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It’s the 29th and I haven’t heard anything from the visa agency. I’m leaving tomorrow and I really need some assurance from them that I will have my passport and be able to leave. Otherwise, it’s plan B, whatever the hell that is. I don’t have a plan B yet. Leave a voicemail requesting an update. Continue Reading »

The drama really starts 10 days ago. I’ve already gotten my Cambodian visa. You can get them on arrival at the Phnom Penh airport but that can be a long wait. Surprisingly, you can also get one on line. Fill out the form, upload a picture, pay by credit card, wait a few days and you get ana email with a PDF file attached that contains your visa. Probably no less secure that standing in line at the airport.

Next is the Chinese passport. I downloaded the forms from the website of the company that I’ve used many times for visas, filled them out and uploaded a picture to the website so that I didn’t have to get more passport-sized photos done at my local RiteAid.

I checked may passport for blank pages and found three of them. That should be enough. More on this later. Before I could print the forms and send everything to the visa agency, I get an email informing me that the photos do not meet the standards that the Chinese require for passport photos. The background is not pure white. It’s almost white. Okay I’ll re-shoot the photo. Continue Reading »

The last day of driving. And it’s less than 400 kms. But the route does cross the Andes and it is a border crossing. We pack the car and leave.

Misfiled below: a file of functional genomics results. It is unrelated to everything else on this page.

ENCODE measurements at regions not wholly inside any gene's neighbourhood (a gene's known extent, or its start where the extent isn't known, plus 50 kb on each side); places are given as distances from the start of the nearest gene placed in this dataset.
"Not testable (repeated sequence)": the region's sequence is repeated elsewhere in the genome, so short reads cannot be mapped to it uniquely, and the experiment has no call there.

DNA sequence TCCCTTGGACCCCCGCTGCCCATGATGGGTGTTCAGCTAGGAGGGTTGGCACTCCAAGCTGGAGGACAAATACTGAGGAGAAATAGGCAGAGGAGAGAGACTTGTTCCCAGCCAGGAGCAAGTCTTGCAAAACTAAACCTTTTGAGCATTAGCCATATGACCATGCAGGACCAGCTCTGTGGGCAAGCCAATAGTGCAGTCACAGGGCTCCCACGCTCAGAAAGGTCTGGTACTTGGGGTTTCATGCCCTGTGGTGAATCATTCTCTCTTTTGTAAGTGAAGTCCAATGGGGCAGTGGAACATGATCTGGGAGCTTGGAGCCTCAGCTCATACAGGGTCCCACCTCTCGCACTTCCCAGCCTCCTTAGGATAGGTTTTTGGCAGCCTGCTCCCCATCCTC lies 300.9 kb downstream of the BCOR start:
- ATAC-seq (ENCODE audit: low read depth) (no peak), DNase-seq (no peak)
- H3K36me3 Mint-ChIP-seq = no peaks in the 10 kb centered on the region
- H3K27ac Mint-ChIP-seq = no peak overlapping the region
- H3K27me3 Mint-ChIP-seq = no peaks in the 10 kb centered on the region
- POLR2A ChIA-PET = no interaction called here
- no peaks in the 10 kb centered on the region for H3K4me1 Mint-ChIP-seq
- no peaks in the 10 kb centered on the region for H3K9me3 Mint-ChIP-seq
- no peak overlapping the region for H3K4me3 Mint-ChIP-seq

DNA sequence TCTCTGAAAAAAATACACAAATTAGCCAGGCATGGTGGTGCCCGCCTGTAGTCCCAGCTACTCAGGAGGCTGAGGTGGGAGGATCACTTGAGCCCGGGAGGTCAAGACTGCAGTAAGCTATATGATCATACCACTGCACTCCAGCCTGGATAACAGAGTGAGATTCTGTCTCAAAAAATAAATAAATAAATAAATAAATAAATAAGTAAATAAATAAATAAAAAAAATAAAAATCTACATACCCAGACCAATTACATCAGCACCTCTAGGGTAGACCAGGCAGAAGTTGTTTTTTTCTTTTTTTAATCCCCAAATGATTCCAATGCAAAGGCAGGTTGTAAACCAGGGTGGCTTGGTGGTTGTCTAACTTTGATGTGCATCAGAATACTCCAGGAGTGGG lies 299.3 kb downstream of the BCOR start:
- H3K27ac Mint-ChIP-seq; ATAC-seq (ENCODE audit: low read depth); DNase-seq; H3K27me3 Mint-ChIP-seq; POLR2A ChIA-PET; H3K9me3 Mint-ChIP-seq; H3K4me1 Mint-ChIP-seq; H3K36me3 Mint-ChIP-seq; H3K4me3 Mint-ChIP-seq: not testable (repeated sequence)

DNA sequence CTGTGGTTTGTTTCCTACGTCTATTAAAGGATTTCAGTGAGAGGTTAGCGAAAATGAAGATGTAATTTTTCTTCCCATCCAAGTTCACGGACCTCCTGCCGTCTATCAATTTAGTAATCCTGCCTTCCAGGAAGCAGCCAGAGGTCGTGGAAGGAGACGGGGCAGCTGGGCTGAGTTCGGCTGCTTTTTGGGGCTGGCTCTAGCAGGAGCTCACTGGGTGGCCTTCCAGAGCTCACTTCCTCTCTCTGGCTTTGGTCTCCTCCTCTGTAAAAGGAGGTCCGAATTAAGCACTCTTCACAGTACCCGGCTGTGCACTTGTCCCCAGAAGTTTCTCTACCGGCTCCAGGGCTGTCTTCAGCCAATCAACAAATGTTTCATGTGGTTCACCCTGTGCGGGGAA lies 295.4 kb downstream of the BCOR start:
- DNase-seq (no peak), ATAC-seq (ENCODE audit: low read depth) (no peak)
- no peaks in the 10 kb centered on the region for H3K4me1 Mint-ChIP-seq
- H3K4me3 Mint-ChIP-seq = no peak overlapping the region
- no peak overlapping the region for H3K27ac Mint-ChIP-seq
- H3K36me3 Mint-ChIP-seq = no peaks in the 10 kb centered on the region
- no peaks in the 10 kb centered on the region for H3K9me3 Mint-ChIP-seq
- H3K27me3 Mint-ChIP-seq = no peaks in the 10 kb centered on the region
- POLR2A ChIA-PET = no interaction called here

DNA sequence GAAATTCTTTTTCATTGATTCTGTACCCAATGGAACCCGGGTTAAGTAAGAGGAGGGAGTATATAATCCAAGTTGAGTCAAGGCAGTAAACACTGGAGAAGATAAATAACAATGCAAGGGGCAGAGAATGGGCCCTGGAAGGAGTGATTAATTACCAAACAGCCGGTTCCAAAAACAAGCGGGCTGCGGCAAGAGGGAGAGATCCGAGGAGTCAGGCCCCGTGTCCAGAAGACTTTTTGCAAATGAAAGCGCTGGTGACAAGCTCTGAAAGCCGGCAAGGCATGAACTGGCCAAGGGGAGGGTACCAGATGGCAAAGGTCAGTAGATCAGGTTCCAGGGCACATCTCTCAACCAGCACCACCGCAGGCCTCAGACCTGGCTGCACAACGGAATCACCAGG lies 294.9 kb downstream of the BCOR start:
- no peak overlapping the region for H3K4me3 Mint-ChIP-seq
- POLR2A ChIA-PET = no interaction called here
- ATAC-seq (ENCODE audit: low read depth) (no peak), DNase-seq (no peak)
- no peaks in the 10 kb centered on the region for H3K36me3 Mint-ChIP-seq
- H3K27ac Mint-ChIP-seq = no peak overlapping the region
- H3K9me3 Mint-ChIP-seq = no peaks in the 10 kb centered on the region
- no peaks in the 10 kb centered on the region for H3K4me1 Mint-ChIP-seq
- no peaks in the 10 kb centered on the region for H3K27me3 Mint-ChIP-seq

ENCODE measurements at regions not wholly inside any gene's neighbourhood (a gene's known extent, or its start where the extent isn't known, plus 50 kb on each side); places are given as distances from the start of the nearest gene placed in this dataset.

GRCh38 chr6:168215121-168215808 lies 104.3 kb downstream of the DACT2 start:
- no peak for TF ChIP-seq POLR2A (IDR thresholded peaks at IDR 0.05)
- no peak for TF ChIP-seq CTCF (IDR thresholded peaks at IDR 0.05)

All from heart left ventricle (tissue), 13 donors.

John hasn’t been able to confirm his plane reservation and he’s afraid that he’ll be stuck in Santiago. His fight is supposed to be just after midnight but he can’t seem to get any kind of confirmation. We need to get to the Santiago airport to see what he can do about his flght.

It’s early morning and there’s a thin overcast. Looking towards the mountains in the west, it looks like the high mountains may be lost in the clouds. That would be a shame since the route goes right by the Argentine Parc Nacional Aconcauga in which is the Cerro Aconcagua which, at nearly 7,000 meters (actually 6,962 meters which for you metrically-challenged out there is 22,841 feet) is the highest mountain in the world outside the Himalayas. We hope to see it but the overcast isn’t encouraging. Continue Reading »

 

John heads into town to sniff around. I’m stuck at the hotel trying to define a serious programming problem that a client has on a database system that I’ve been working on for some months now. It’s a hexagon cage death match between me and the program.

John comes back at about 2PM and we’re do to leave on our scheduled wine tour at 2:30P. Stop coding and start showering. Down in the lobby by 2:30. A tour bus shows up for a wine tour but it’s for a different tour. Our bus shows up about 10 minutes later. Continue Reading »

The road doesn’t change much here. It’s a high plains desert. The same scrub we’ve been driving through for a few days now. The only real difference is the amount of traffic though what few cars we do see aren’t very many. As we head farther north, there are more people and there are more vacation destinations here than farther south. And there aren’t any more roads.